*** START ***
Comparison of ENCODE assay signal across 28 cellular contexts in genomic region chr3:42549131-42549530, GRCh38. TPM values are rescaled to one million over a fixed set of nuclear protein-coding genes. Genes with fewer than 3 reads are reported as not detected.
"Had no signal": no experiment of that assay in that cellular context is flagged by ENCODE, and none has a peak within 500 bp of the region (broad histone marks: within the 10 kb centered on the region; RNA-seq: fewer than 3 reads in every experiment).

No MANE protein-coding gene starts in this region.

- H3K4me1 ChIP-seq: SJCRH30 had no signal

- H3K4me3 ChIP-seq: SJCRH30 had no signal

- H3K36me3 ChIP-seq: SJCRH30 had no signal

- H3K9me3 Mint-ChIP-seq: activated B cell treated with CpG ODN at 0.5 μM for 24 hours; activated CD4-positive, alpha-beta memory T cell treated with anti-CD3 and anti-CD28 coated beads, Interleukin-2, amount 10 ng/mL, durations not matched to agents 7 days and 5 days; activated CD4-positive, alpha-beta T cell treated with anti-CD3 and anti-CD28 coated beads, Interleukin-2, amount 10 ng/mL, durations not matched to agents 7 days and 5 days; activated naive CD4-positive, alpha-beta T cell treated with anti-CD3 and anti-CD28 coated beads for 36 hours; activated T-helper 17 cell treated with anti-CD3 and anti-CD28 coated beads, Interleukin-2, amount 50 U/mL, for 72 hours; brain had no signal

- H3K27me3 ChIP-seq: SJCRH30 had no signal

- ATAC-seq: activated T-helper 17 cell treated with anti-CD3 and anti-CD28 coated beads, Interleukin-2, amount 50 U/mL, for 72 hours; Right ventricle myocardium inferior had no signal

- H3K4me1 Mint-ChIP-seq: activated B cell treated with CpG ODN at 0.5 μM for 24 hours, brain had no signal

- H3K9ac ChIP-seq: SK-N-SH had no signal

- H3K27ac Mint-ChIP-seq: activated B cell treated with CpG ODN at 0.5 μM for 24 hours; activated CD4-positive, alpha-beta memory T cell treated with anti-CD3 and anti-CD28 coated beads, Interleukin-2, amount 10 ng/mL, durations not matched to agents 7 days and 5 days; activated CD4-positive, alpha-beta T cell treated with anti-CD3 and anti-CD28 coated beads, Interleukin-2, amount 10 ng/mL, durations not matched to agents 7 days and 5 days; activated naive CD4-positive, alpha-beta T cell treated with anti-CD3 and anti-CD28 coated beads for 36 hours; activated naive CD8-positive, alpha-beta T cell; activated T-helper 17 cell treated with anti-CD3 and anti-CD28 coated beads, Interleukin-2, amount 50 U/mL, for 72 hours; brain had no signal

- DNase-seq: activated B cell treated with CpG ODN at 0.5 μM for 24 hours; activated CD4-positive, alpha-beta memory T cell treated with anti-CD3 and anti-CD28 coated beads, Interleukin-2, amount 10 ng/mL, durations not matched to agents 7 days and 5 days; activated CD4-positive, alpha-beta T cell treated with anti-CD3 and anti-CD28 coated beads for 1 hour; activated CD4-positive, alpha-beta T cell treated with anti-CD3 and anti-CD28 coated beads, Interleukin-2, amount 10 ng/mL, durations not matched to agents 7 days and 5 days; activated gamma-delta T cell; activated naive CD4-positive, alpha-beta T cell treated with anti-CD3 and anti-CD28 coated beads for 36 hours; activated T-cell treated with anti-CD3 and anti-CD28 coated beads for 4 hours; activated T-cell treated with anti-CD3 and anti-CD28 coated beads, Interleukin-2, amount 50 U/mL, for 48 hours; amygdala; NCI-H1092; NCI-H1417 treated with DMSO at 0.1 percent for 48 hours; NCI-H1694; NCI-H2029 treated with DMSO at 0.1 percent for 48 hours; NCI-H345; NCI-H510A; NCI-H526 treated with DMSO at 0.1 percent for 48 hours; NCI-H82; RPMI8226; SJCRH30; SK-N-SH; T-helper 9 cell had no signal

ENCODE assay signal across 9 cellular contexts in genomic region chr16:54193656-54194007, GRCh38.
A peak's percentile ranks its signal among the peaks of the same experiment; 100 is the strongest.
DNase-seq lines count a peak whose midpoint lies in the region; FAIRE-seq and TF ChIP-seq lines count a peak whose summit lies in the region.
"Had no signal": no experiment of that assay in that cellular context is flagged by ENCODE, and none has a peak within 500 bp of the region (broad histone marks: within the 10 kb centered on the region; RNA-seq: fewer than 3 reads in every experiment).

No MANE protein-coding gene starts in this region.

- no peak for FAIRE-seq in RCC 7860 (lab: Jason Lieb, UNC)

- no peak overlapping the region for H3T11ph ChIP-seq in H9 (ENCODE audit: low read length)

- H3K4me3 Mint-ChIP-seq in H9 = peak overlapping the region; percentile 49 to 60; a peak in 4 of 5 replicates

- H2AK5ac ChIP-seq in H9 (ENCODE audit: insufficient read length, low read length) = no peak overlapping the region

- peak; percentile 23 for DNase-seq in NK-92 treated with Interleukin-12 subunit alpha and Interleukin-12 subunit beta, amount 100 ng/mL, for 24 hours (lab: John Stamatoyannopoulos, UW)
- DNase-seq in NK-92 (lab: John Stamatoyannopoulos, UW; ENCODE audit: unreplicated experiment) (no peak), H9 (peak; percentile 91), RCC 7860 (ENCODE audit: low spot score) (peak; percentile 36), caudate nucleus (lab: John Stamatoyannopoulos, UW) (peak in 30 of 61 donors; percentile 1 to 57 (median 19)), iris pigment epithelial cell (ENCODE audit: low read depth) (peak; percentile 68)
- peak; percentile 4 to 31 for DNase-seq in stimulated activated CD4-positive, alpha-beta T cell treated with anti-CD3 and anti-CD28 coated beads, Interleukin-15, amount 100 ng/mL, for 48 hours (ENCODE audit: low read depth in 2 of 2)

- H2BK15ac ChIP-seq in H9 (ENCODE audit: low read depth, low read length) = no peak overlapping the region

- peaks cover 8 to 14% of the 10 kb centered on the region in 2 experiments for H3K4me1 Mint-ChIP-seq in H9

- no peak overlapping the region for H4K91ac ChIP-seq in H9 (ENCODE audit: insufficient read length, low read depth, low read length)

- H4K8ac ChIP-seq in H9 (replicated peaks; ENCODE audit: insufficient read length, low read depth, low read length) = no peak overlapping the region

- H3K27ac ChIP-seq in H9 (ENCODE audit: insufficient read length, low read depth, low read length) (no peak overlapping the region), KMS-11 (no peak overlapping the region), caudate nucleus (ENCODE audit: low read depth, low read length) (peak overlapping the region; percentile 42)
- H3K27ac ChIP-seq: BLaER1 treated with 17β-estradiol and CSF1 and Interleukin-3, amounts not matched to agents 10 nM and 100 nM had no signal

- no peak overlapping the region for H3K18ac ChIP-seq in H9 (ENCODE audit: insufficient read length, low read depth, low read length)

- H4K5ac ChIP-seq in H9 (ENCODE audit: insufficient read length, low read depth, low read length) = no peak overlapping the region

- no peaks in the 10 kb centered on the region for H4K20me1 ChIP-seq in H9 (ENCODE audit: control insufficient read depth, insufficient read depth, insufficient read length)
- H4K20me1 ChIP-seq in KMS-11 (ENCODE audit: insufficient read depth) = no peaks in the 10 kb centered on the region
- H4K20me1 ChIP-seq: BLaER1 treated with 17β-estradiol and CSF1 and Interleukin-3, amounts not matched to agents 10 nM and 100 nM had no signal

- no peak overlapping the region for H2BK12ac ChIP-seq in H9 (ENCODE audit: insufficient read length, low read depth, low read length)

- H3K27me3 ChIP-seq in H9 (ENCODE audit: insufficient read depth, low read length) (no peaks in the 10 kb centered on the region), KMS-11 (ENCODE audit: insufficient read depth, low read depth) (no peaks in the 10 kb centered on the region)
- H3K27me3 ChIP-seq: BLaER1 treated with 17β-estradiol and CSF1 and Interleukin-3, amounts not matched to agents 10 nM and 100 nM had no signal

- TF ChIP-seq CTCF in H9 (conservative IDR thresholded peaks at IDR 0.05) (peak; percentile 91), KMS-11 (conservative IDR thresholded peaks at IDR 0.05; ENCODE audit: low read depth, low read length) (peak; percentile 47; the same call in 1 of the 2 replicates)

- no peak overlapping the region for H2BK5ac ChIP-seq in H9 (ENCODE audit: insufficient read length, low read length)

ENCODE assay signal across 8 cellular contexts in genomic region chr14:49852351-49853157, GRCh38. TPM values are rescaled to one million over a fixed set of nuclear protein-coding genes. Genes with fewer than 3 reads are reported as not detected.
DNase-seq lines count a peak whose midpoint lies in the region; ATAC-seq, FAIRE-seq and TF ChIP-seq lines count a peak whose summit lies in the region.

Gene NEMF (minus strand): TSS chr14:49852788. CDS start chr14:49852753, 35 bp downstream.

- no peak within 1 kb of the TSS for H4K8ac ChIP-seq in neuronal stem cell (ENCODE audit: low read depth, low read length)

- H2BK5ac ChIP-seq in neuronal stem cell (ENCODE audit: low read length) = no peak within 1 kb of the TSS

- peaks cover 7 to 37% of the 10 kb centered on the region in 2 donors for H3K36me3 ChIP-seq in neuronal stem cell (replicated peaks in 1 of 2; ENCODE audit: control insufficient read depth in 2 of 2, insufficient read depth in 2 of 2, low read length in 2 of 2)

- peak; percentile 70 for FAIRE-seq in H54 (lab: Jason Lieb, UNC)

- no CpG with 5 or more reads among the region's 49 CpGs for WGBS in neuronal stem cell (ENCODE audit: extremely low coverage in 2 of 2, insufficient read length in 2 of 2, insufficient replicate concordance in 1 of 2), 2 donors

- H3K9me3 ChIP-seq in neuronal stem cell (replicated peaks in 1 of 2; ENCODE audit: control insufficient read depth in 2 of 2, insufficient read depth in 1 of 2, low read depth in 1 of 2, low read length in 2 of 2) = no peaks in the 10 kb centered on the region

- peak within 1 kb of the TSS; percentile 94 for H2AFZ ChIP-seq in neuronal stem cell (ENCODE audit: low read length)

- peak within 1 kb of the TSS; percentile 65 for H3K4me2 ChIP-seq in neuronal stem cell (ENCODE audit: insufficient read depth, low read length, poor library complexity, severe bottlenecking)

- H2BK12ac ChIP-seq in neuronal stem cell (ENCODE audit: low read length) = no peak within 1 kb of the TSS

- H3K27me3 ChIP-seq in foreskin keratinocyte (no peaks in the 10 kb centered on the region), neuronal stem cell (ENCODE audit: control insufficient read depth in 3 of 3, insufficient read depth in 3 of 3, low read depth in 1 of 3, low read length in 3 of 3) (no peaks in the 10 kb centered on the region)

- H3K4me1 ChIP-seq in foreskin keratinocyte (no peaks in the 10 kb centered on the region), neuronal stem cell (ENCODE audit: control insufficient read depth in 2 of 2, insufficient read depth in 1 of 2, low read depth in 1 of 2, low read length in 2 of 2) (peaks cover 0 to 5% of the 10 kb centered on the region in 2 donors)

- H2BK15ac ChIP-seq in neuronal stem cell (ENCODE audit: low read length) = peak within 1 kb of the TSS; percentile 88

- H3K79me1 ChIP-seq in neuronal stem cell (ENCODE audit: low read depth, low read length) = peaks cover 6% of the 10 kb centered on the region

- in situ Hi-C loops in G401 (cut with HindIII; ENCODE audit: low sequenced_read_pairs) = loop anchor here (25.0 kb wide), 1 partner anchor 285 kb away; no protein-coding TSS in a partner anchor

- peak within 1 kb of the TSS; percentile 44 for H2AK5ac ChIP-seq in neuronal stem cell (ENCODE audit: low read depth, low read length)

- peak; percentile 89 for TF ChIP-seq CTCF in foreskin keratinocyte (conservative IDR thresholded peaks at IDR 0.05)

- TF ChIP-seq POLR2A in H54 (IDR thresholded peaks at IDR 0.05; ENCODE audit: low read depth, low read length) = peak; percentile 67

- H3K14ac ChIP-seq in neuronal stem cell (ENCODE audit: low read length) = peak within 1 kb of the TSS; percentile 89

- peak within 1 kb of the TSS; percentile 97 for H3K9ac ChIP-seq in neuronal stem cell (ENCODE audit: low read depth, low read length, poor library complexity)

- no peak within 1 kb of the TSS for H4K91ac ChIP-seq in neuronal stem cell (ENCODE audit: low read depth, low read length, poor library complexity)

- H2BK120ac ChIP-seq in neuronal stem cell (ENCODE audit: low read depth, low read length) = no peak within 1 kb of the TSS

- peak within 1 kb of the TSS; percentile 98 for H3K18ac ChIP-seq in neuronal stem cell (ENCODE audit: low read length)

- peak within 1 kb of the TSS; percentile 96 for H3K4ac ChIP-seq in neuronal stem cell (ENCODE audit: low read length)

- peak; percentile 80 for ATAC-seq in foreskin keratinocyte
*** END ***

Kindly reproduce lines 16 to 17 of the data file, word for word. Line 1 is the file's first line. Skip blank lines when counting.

DNase-seq lines count a peak whose midpoint lies in the region; FAIRE-seq and TF ChIP-seq lines count a peak whose summit lies in the region.
"Had no signal": no experiment of that assay in that cellular context is flagged by ENCODE, and none has a peak within 500 bp of the region (broad histone marks: within the 10 kb centered on the region; RNA-seq: fewer than 3 reads in every experiment).